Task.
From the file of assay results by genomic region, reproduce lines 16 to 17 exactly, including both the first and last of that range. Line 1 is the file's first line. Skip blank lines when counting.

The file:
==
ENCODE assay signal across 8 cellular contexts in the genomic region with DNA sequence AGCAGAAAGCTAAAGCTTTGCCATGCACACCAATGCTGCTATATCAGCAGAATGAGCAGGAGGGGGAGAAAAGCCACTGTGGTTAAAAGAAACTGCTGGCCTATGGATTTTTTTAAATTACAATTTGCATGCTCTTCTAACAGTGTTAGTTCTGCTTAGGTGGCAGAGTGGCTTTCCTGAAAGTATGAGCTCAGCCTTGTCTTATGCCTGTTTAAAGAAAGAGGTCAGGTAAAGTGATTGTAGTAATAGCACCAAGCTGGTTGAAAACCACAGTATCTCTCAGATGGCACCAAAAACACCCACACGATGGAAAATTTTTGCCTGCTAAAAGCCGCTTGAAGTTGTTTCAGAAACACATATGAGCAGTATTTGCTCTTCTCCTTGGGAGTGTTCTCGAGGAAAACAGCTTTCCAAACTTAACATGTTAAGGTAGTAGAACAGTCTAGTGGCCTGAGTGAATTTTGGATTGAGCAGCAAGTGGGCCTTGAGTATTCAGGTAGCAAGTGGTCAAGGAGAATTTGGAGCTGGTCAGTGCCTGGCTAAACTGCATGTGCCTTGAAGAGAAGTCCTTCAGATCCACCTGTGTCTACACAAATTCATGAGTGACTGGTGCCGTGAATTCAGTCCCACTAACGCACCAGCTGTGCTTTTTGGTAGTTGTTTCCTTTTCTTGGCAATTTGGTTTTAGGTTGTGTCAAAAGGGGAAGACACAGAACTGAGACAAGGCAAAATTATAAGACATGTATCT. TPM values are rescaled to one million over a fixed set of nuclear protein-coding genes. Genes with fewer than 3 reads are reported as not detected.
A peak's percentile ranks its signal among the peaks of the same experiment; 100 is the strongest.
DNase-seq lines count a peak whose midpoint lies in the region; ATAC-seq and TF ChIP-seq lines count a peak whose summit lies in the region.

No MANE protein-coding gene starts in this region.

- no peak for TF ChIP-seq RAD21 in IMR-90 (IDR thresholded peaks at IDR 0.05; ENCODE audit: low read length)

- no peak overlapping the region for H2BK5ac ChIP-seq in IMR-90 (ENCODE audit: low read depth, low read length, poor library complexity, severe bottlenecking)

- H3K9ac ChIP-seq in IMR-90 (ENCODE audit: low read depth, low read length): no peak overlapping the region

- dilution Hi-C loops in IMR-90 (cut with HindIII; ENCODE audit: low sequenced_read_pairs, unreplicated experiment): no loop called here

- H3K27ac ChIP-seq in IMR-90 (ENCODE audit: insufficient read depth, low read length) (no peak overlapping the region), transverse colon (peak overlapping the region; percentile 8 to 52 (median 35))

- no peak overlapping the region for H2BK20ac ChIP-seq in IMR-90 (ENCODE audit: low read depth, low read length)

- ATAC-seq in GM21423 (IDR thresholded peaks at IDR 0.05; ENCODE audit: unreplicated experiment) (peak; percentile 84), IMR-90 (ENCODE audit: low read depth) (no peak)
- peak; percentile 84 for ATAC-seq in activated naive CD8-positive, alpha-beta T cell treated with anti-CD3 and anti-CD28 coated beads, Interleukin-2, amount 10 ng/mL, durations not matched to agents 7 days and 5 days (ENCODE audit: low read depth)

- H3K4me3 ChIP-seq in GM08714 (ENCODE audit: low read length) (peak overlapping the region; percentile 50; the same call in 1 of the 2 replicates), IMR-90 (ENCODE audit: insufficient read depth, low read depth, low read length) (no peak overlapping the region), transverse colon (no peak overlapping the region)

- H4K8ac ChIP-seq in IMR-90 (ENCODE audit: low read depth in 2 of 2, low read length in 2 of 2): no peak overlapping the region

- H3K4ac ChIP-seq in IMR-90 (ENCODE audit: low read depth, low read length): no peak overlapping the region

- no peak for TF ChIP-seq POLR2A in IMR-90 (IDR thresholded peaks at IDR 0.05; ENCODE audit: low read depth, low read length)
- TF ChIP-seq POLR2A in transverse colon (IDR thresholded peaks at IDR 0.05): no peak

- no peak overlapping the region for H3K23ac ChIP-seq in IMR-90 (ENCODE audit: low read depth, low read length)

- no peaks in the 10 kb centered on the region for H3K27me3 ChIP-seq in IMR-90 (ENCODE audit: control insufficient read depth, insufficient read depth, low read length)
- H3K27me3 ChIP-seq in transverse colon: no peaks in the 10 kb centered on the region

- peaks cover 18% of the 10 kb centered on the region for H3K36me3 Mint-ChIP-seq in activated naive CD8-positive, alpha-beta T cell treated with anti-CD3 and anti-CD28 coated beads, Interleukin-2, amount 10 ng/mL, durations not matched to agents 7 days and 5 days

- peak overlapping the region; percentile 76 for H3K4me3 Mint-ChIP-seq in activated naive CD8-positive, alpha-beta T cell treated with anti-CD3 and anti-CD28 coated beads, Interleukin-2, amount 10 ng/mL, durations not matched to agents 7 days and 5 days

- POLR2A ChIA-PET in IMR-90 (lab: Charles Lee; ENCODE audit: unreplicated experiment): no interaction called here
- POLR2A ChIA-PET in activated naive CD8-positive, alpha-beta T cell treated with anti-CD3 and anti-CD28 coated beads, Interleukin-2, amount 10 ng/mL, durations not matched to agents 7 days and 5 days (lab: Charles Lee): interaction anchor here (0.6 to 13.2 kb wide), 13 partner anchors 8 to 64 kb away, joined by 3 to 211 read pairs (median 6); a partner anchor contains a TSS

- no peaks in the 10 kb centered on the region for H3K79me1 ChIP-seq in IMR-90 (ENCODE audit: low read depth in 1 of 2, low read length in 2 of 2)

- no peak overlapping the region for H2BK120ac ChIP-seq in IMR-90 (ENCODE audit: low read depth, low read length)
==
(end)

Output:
- no peak for TF ChIP-seq POLR2A in IMR-90 (IDR thresholded peaks at IDR 0.05; ENCODE audit: low read depth, low read length)
- TF ChIP-seq POLR2A in transverse colon (IDR thresholded peaks at IDR 0.05): no peak